Mr Abbott's key indigenous advisor Warren Mundine concedes communities have to be realistic about how much government money is spent on isolated communities.
But he says government has to understand that for indigenous people "their country is the essence of their being so that's why they live in these areas".
Repeat of history
Former Liberal Aboriginal Affairs Minister Fred Chaney agrees that the viability of communities needs to be examined but he says there is an element of hypocrisy when one considers the many subsidies paid to non-Indigenous Australians living in remote areas.
"On that sort of measure, [the Northern Territory city of] Darwin is not sustainable," he recently told ABC TV.
He warns the closures could be "catastrophic" if Western Australia repeats the mistakes of the 1960s when indigenous people were left to flounder on the outskirts of outback towns when they were kicked off pastoral lands after being granted the right to equal pay.
Organisations representing 35 communities around the small Kimberley town of Fitzroy Crossing say Western Australia's closure plans are "the latest and most dramatic twist in what has felt like a war of attrition against our communities".
"We assert the right of people to live in and on their traditional country, for which they have ancient and deep responsibilities. To be talking of relocating people off their traditional country does indeed take us back 50 years in a very ugly way," they said in a statement. "Do not turn our people into fringe dwellers once again."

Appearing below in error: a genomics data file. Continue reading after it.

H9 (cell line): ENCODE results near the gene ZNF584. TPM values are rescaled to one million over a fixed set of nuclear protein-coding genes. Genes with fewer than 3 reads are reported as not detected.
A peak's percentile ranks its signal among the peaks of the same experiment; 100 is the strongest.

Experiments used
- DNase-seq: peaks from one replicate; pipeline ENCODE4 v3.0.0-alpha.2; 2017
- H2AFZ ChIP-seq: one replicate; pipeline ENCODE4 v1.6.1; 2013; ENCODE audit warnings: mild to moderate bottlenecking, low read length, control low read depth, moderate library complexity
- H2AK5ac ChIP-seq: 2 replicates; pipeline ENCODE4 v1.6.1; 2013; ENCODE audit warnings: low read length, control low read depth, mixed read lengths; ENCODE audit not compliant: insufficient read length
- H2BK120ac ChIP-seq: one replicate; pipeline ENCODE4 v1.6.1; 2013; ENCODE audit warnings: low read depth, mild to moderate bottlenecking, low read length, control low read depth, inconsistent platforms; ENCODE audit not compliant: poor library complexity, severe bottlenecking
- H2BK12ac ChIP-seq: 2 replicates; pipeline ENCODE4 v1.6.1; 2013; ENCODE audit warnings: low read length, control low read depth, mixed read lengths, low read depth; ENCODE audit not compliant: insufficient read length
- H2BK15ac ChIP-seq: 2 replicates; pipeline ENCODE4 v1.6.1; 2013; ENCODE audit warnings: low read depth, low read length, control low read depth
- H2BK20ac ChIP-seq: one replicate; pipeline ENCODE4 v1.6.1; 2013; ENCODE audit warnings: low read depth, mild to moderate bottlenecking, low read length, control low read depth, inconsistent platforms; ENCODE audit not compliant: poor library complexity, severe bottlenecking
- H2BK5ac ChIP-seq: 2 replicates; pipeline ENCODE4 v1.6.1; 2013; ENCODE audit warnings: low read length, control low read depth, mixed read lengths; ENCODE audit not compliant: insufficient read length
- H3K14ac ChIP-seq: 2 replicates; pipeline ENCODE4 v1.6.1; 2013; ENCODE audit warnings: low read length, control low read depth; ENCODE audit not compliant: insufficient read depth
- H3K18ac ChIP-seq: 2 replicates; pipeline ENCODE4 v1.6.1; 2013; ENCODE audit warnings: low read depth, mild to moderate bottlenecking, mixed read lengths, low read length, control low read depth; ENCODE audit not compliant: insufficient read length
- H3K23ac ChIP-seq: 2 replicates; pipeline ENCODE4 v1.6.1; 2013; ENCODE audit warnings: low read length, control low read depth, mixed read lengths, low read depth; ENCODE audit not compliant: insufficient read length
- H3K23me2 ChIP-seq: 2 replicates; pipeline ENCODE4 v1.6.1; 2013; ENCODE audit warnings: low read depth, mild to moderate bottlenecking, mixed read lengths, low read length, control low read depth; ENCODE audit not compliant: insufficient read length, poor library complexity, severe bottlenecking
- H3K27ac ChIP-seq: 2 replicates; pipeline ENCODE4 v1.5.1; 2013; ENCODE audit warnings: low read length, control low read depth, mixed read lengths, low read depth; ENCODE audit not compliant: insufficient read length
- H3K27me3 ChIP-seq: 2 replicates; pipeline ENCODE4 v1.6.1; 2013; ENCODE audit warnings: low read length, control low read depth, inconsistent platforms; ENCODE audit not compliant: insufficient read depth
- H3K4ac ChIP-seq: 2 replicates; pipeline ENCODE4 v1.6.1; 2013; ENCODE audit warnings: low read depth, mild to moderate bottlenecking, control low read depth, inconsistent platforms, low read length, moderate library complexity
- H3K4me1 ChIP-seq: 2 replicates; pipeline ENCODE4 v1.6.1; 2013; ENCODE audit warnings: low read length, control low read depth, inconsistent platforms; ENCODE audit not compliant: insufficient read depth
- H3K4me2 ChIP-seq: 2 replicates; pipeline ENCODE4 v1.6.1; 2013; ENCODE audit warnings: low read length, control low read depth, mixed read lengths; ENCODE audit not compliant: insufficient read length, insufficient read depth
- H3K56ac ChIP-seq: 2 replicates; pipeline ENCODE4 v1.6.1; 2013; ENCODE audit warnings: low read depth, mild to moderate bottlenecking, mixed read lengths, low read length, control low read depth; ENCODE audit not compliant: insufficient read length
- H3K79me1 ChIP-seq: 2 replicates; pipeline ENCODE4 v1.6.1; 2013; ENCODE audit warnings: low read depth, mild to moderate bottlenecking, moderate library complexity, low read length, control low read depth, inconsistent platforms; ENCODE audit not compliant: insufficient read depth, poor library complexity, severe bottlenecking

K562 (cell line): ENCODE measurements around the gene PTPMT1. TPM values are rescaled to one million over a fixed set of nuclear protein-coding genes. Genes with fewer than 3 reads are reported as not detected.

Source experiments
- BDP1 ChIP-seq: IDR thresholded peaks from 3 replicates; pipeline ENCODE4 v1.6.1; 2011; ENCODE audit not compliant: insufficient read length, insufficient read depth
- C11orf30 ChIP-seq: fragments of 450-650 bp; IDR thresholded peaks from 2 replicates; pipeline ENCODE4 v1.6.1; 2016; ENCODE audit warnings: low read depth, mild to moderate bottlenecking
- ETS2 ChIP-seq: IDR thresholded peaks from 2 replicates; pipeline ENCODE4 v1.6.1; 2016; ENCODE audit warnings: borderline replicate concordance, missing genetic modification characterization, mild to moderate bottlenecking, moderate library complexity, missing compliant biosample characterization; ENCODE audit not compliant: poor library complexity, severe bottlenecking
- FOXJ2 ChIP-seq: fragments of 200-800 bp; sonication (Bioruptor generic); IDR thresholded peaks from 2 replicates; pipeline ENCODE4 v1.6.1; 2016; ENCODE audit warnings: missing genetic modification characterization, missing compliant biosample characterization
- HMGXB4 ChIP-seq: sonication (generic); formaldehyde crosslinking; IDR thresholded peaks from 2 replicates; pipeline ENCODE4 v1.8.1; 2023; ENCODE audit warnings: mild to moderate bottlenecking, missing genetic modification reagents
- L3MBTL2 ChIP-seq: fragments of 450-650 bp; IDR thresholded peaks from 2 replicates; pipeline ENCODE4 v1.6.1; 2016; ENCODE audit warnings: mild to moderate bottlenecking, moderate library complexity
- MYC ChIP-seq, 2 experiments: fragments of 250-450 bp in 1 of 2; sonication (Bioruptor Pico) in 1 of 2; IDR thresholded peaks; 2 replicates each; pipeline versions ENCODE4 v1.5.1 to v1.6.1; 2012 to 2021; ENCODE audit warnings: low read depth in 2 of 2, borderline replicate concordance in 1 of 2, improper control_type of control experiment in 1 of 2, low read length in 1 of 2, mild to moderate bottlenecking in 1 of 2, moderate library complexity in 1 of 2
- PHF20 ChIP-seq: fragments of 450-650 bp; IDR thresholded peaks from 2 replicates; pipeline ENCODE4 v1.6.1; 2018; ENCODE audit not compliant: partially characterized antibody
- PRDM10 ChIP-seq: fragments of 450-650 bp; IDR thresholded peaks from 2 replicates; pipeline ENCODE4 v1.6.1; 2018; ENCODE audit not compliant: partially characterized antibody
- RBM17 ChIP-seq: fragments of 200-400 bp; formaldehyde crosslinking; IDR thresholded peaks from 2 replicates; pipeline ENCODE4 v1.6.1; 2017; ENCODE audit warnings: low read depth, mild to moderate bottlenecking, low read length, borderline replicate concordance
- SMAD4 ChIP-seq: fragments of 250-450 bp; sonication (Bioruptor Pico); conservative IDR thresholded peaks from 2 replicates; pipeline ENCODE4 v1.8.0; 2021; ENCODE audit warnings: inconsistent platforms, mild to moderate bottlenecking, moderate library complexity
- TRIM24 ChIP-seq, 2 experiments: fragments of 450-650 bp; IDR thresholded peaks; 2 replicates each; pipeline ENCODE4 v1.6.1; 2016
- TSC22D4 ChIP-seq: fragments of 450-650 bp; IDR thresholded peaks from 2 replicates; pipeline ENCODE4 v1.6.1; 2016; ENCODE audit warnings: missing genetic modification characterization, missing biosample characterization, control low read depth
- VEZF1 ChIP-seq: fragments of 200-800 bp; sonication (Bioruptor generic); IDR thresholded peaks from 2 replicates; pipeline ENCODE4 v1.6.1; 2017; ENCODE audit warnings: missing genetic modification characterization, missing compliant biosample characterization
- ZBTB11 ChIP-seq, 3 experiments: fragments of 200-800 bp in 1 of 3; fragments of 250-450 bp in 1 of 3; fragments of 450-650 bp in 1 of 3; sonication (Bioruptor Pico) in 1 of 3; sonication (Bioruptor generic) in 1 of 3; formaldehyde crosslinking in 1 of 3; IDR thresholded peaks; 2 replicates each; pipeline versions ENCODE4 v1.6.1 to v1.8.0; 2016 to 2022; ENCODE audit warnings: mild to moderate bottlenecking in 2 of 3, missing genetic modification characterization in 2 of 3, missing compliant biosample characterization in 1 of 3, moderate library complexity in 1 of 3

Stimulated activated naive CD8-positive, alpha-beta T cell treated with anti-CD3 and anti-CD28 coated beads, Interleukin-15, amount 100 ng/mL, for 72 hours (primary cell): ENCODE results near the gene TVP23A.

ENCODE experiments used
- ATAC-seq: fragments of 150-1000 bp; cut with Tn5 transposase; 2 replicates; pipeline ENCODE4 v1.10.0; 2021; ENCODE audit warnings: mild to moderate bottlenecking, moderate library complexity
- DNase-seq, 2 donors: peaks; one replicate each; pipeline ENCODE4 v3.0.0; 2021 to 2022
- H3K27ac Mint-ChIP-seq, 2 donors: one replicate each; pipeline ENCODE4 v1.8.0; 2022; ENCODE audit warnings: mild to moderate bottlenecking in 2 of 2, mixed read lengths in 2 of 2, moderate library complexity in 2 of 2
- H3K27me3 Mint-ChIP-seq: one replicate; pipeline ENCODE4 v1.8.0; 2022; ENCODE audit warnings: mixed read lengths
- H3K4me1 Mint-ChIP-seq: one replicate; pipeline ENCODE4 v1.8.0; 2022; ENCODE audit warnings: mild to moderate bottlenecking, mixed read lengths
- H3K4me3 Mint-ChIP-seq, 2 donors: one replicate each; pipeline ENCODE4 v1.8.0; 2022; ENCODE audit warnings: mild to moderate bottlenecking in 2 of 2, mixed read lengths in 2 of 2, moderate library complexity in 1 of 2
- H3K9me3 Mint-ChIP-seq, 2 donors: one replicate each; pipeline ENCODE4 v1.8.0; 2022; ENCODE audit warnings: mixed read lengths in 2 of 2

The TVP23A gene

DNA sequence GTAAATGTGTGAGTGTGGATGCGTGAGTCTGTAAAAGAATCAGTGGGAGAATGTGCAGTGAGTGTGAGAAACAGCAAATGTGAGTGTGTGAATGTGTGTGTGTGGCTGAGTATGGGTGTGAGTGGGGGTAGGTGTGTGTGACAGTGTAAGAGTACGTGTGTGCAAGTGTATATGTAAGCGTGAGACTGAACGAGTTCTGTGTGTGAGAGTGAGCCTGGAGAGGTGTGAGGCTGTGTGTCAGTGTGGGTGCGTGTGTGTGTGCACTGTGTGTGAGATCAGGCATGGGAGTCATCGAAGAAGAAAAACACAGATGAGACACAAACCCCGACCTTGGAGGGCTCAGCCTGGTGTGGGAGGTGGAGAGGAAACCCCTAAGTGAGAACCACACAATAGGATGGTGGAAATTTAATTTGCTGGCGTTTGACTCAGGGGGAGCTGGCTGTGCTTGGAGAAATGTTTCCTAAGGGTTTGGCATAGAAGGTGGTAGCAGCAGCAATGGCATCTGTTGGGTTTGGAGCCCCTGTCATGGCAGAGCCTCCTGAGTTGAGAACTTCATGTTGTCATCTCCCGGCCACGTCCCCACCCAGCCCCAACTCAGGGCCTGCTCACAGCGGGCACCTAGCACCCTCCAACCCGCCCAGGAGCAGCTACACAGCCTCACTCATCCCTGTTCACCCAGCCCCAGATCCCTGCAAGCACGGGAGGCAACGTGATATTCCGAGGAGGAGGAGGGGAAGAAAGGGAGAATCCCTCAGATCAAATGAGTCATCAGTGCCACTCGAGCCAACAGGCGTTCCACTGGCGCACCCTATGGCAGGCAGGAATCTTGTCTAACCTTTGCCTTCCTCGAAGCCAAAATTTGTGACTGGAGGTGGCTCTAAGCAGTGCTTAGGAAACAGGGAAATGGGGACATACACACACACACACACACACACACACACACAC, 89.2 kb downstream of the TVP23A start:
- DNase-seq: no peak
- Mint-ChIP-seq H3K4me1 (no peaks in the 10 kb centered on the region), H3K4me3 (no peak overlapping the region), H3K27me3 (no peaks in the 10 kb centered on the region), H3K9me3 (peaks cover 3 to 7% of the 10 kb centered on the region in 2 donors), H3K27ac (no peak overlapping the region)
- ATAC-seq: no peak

Back at One Arm Point, home to about 400 people, culture "begins and ends on the land and with the sea", says community leader Dean Gooda.
Mr Gooda says its residents, like those in indigenous communities across Western Australia, are anxious about the future, with no official word on which communities will close and under what criteria.
"It would be tragic for them to have to move off," he says.
"It doesn't matter who you are. If you're an Australian, you should be afforded essential services like everyone else. That's all we are asking for, the same services that mainstream Australians are afforded as a right, as a given, as a matter of course."